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Nine essential tips for a successful primary writing unit

A deputy headteacher shares his pointers for planning a whole unit of work to teach writing at primary level

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A deputy headteacher shares his pointers for planning a whole unit of work to teach writing at primary level

Planning a unit of work from scratch in primary can be a daunting prospect, particularly for a core skill like writing. There are so many decisions to make and just getting started is often a two-cuppa problem, minimum.

But after many years of trial and error, I have now reached a point where I can identify the key steps needed to create a successful unit of work.

I’ve set out my top tips for planning a writing unit. Ensuring that these essentials are covered should save you hours of planning and help to make your writing unit a success.

1. Hook them in

It goes without saying that children will be more successful if they’re engaged with the unit as a whole. There are plenty of easy hooks into learning: drama activities, listening to a piece of music or watching a film clip all work well. You could also try teacher-in-role or (my all-time favourite) reading a really well-written piece of writing.

2. Writing begins with reading

Before children are asked to do any writing in a given genre, they need to read extensively in that genre. This is essential to help them tune into the tone, structural and linguistic features and overall feel of the genre. Share published exemplars, or write your own to ensure they include the language features appropriate for your class.

3. Reading and text analysis should inform success criteria

As they study exemplar texts, children should make a "key ingredients" list for the genre. Their writing will be more effective if you get them to create this list, rather than just giving it to them. During the reading phase, get them to bank key words or phrases in their jotters or on the working wall. 

4. Model to children how to write

Before children are asked to do writing of any length the teacher should model how to do so, making explicit reference to the key ingredients list generated as a class. This sounds obvious, but I’ve seen many writing lessons suffer as a result of missing this vital step.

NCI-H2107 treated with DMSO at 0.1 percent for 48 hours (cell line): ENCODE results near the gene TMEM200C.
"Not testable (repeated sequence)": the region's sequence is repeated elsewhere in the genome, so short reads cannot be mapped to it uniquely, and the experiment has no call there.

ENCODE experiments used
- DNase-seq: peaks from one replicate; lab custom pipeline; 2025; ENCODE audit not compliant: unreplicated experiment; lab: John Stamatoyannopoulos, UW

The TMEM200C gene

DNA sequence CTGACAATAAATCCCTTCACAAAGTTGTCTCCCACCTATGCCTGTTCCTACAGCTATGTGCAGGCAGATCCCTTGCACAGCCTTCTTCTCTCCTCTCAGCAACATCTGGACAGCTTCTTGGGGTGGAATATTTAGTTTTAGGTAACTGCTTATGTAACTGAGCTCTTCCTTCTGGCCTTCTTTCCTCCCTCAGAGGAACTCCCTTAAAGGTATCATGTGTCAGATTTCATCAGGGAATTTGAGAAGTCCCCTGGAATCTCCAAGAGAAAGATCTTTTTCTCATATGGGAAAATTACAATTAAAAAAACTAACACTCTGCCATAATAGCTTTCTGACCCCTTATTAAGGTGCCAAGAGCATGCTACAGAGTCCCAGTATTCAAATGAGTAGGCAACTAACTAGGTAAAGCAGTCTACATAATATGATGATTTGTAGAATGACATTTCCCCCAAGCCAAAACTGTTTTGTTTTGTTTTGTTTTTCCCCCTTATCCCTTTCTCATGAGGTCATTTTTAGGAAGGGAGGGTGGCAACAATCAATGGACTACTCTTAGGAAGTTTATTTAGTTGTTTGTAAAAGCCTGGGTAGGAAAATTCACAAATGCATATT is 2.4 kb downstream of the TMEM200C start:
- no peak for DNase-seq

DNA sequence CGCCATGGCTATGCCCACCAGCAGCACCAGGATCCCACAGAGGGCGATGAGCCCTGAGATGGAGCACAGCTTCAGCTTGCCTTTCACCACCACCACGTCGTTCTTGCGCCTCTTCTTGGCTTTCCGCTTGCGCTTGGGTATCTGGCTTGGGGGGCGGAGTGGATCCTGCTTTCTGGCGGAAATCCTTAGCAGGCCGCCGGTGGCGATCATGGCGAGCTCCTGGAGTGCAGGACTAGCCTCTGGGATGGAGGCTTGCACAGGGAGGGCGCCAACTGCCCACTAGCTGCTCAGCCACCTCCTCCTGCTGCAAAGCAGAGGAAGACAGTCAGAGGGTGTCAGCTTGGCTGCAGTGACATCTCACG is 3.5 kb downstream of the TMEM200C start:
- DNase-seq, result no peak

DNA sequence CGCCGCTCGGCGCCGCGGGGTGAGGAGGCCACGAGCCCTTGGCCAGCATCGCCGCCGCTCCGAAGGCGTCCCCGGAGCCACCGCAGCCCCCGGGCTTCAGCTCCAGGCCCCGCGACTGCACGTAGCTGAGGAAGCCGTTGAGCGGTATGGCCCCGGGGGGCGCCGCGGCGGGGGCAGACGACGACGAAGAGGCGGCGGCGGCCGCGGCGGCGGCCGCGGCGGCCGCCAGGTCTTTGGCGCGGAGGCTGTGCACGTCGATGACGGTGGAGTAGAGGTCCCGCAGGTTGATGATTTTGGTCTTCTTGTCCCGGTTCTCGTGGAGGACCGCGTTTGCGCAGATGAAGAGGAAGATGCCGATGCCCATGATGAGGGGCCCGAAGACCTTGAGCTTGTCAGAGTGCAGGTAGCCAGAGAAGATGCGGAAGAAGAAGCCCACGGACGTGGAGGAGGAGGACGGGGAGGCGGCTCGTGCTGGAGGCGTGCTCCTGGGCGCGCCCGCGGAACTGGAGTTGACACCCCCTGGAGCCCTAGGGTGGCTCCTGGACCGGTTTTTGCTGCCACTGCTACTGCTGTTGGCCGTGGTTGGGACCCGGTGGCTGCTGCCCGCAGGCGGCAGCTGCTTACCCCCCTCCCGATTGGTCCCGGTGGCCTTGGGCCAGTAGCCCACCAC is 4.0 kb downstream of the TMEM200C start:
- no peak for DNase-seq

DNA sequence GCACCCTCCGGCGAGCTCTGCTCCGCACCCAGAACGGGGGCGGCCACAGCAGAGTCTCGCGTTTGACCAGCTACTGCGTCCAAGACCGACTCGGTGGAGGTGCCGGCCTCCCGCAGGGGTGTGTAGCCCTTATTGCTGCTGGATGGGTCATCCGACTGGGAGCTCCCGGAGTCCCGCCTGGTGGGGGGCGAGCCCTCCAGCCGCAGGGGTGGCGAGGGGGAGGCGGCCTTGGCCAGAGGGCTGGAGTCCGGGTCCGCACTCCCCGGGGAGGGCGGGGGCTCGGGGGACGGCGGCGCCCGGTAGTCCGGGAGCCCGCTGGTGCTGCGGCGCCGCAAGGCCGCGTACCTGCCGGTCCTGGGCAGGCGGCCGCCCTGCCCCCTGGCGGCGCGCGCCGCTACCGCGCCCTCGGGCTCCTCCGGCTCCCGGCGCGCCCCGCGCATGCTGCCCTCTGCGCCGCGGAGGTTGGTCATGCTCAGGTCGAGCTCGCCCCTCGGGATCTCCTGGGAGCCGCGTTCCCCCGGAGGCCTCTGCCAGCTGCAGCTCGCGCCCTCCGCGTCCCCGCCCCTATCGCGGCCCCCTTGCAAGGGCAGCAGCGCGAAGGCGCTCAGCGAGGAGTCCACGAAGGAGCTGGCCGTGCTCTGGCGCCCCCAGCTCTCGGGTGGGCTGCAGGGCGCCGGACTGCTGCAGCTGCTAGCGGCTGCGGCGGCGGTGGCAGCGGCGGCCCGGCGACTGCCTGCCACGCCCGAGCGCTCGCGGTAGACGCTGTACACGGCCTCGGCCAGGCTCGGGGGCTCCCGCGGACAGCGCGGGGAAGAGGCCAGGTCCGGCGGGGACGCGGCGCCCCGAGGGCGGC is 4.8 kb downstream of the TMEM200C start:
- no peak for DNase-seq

5. Allow planning time before drafting

This could take many forms and the amount of time you need to dedicate to this stage can vary. It can be in the form of a story map (sequencing the story in pictures), a boxed-up plan (listing the key details to be included in each paragraph), an exploded plan for more advanced writers (sequencing the piece, then expanding on the most important sections in more detail) or using a story mountain or other graphical organiser.

6. Encourage use of word banks

Children who do little independent reading tend to lack the strong vocabulary and writer’s voice that come from extensive reading. Teachers should provide word or phrase banks for those children who lack their own mental word bank, and all pupils should be encouraged to use the shared banks generated in the reading part of the unit.

7. Allow children to redraft in response to feedback

Given the sheer amount of work we are expected to get through, it can be tempting to take children’s first drafts and then move on to the next thing. But giving children plenty of time to redraft their work in light of feedback is essential, and arguably the most important part of a writing unit. This process needs modelling extensively for younger children, but this stage can have huge benefits for children’s writing.

8. Build in challenge and support

I don’t believe in differentiation through giving children entirely different tasks. However, some children will inevitably need more support and others may benefit from a few extra challenges. These can often be simple tweaks and shouldn’t require onerous planning. Challenging writers to include things such as dramatic irony or an extended metaphor can force children to think more about the overall structure of their piece. For writers who need support, sentence stems or some useful sentence openers can often work wonders.

9. Publish children’s writing for a wider audience

Class blogs, class anthologies, school websites, displays and turning writing into a film are just a few ways we can give children an audience and purpose for their writing. This stage of the process reinforces the idea that their writing is not just for their class teacher and is a powerful motivational tool to get children ready for the next unit. 

DM Crosby is a deputy headteacher at a primary school in the East Midlands and tweets as @DM_Crosby

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